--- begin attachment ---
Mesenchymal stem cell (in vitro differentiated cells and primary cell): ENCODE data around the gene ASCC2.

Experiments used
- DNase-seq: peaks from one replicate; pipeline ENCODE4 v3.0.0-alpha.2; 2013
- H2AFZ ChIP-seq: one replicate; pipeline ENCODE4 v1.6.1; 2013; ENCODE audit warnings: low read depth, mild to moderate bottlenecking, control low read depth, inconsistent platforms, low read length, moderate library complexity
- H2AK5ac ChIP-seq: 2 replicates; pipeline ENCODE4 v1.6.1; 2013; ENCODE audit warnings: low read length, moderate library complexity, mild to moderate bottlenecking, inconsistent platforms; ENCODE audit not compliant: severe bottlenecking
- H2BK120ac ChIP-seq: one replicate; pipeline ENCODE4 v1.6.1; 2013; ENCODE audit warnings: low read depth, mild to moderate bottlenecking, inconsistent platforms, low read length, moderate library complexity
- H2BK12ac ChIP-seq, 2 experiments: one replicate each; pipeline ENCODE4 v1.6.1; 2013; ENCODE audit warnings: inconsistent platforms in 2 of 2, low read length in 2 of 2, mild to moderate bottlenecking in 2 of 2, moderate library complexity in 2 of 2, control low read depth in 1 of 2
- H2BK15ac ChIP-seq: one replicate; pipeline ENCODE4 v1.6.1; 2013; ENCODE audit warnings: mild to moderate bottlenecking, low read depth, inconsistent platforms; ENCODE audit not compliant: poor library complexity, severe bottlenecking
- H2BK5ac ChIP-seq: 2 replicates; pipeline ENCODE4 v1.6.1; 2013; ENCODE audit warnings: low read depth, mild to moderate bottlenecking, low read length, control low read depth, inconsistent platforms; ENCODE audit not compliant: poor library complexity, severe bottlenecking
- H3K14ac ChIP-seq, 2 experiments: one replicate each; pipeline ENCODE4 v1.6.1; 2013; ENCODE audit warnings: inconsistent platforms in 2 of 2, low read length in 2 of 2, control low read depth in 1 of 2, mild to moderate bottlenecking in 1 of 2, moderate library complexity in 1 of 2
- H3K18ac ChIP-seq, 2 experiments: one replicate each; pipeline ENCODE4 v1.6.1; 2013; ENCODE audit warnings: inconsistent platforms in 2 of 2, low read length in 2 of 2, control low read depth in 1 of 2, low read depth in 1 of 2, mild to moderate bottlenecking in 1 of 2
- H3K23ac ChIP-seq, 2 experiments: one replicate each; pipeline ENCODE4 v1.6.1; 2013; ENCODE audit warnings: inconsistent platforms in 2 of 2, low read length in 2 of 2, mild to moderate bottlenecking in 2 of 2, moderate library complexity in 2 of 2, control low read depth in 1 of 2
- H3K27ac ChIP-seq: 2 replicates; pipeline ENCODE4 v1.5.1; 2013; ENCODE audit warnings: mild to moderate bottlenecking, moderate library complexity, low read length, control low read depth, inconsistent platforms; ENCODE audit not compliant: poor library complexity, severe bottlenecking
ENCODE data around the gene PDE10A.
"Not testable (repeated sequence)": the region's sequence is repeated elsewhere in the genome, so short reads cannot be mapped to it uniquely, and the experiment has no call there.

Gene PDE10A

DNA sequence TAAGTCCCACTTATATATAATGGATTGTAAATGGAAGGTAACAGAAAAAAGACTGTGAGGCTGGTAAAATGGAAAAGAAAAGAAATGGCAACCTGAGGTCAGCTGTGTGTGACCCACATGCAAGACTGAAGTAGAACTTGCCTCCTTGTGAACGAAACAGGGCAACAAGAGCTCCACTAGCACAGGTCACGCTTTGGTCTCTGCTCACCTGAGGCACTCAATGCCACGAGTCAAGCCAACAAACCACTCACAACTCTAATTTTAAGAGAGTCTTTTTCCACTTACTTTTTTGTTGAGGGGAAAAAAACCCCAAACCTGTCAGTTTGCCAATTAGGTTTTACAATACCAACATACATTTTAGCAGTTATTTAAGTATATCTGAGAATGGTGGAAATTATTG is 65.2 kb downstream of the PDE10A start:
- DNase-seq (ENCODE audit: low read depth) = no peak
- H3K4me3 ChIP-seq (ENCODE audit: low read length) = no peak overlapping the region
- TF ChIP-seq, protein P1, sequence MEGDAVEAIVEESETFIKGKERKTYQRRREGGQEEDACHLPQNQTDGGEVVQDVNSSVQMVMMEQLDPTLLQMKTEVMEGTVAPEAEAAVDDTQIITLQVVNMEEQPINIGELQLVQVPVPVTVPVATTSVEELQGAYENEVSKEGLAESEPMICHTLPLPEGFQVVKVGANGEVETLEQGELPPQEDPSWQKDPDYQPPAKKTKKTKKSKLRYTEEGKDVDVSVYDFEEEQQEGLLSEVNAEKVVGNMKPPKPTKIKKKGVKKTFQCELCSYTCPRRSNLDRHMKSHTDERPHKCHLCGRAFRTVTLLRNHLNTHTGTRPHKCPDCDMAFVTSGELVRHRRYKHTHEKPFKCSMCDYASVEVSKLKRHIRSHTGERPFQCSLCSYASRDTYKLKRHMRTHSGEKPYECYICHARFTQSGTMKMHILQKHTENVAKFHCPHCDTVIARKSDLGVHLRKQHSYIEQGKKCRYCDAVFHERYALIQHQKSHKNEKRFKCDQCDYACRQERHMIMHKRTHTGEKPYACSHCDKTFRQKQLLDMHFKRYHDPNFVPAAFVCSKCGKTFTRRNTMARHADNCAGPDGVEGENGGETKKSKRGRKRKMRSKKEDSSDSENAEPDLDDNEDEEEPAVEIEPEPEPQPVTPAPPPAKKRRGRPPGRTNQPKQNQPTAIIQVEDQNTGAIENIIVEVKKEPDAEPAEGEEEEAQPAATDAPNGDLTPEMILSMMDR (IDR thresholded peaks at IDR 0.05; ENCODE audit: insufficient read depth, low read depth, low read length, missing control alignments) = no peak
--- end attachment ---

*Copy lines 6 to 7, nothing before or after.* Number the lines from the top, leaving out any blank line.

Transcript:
- H2BK120ac ChIP-seq: one replicate; pipeline ENCODE4 v1.6.1; 2013; ENCODE audit warnings: low read depth, mild to moderate bottlenecking, inconsistent platforms, low read length, moderate library complexity
- H2BK12ac ChIP-seq, 2 experiments: one replicate each; pipeline ENCODE4 v1.6.1; 2013; ENCODE audit warnings: inconsistent platforms in 2 of 2, low read length in 2 of 2, mild to moderate bottlenecking in 2 of 2, moderate library complexity in 2 of 2, control low read depth in 1 of 2